In 4-2 Vote, County Commissioners Approve Larger Lot Sizes

Change Not Expected To Slow Residential Growth

SMITHFIELD – Johnston County Commissioners approved Monday night their first major land development code change in 11 years.  The current land ordinance was adopted over 20 years ago.  In a 4-to-2 vote, Commissioners voted to increase the minimum lot size for homes with public water and septic tanks to 30,000 square feet (0.6887 acre).

Commissioners had been considering increasing the minimum lot size for nearly two years and held a series of public hearings on the proposed changes prior to Monday’s vote. Commissioner Larry Wood and Chairman Ted Godwin voted against the code change saying they favored a minimum 40,000 square foot lot (0.9182 acre).

“I’m supporting 40,000 square feet. I’ve done that since it was proposed. I understand the economics of that,” Chairman Godwin stated prior to the vote.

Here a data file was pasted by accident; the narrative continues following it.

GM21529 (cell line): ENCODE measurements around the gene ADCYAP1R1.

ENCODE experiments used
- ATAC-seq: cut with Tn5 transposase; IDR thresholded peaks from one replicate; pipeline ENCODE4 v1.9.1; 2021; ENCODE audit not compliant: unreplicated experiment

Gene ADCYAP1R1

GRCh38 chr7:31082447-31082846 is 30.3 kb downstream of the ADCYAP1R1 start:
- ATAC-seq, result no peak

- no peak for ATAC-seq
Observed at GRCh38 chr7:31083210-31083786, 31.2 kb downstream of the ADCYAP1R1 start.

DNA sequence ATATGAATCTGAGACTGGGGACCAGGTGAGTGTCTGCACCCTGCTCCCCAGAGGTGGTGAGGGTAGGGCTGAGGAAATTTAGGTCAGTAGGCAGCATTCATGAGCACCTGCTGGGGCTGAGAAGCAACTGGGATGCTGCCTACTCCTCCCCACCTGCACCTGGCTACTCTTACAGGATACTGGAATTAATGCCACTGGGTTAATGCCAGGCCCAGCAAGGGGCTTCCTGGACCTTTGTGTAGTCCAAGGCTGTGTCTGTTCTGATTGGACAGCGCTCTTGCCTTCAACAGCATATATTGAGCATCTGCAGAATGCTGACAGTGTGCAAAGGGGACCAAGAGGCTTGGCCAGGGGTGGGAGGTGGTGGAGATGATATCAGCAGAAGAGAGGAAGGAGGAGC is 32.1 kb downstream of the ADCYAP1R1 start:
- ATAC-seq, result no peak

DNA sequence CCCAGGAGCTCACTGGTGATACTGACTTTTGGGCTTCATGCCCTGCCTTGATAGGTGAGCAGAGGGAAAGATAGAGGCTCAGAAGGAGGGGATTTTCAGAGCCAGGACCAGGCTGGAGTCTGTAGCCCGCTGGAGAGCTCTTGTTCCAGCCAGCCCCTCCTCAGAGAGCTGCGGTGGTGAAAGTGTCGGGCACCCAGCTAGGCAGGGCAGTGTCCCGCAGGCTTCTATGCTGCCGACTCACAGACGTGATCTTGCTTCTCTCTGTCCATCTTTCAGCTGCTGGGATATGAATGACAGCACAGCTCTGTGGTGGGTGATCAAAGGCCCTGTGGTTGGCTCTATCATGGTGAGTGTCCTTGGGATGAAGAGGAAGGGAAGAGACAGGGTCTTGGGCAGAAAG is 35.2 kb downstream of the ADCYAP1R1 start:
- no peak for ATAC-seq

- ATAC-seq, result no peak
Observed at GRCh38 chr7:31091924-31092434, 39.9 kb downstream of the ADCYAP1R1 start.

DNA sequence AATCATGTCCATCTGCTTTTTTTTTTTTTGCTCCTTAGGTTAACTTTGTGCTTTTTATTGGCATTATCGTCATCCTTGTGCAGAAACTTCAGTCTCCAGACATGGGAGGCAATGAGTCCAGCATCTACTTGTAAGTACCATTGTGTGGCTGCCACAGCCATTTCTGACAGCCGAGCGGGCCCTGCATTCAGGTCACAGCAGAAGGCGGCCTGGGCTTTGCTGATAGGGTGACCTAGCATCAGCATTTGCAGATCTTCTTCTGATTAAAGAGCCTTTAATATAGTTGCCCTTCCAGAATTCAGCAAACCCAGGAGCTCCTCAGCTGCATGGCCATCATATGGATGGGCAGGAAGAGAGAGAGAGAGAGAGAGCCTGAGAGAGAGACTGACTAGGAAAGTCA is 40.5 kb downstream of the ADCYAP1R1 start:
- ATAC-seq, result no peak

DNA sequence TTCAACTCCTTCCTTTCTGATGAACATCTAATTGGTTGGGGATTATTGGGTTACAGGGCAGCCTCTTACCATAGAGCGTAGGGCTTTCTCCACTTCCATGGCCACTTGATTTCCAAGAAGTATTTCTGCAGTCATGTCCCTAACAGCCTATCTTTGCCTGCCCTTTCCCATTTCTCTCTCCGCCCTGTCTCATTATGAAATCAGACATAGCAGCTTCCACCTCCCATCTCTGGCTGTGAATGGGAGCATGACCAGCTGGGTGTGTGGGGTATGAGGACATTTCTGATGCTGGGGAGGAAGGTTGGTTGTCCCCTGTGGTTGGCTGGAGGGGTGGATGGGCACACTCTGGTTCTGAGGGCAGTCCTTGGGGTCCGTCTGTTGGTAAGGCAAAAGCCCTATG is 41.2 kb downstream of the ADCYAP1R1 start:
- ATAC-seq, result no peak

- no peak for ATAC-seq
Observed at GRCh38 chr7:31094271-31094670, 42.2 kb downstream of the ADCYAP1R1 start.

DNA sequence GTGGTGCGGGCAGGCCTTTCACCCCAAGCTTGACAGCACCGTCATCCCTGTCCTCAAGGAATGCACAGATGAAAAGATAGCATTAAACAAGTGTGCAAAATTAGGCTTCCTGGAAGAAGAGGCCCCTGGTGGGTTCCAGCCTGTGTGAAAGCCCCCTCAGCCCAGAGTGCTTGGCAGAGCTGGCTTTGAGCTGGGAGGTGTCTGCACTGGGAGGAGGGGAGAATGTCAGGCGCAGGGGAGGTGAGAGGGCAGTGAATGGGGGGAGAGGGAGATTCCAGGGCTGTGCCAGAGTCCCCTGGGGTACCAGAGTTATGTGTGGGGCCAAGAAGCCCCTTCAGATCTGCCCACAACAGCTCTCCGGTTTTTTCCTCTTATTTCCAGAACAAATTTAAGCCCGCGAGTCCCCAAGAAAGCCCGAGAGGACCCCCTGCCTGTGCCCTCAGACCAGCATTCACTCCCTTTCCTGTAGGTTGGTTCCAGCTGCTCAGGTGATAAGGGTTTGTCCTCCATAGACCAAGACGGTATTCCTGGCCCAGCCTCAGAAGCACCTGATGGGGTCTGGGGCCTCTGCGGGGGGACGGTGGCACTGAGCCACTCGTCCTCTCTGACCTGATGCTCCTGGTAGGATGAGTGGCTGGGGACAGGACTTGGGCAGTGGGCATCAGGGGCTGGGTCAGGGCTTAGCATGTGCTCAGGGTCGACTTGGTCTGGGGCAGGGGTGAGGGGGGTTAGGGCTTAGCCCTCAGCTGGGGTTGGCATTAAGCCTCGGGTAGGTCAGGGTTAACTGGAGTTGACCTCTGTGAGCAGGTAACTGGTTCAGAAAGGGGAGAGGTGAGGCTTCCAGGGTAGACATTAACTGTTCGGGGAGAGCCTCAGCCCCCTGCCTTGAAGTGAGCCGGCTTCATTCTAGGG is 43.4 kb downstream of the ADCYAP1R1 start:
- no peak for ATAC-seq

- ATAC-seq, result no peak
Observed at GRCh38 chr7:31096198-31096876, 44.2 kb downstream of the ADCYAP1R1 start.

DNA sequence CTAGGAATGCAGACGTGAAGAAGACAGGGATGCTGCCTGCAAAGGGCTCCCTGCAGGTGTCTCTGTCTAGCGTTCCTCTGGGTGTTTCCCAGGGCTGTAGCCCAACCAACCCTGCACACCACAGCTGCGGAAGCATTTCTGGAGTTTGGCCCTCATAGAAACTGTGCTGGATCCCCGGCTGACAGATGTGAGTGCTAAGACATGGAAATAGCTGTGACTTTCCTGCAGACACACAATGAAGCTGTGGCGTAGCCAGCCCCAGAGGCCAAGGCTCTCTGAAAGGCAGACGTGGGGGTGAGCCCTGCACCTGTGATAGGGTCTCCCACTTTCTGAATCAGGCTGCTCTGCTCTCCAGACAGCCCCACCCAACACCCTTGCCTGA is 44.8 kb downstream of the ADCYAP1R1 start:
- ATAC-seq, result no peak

Commissioner Wood also questioned why the development code still requires a minimum of one acre (43,560 square feet) for a singlewide mobile home and why doublewides are treated differently than singlewides in the county land use codes.

“Why don’t they have the same requirements?” Vice Chairman Chad Stewart also questioned, agreeing with Commissioner Wood.

James Lipscomb, a Clayton area developer, said he supports the ordinance change but said there was a difference between minimum lot size and average lot size in subdivisions. “If you have the same number of people moving to Johnston County you’re going to gobble up more land.”  Mr. Lipsbomb said he believes the change will cause land prices to increase and could hurt farmers.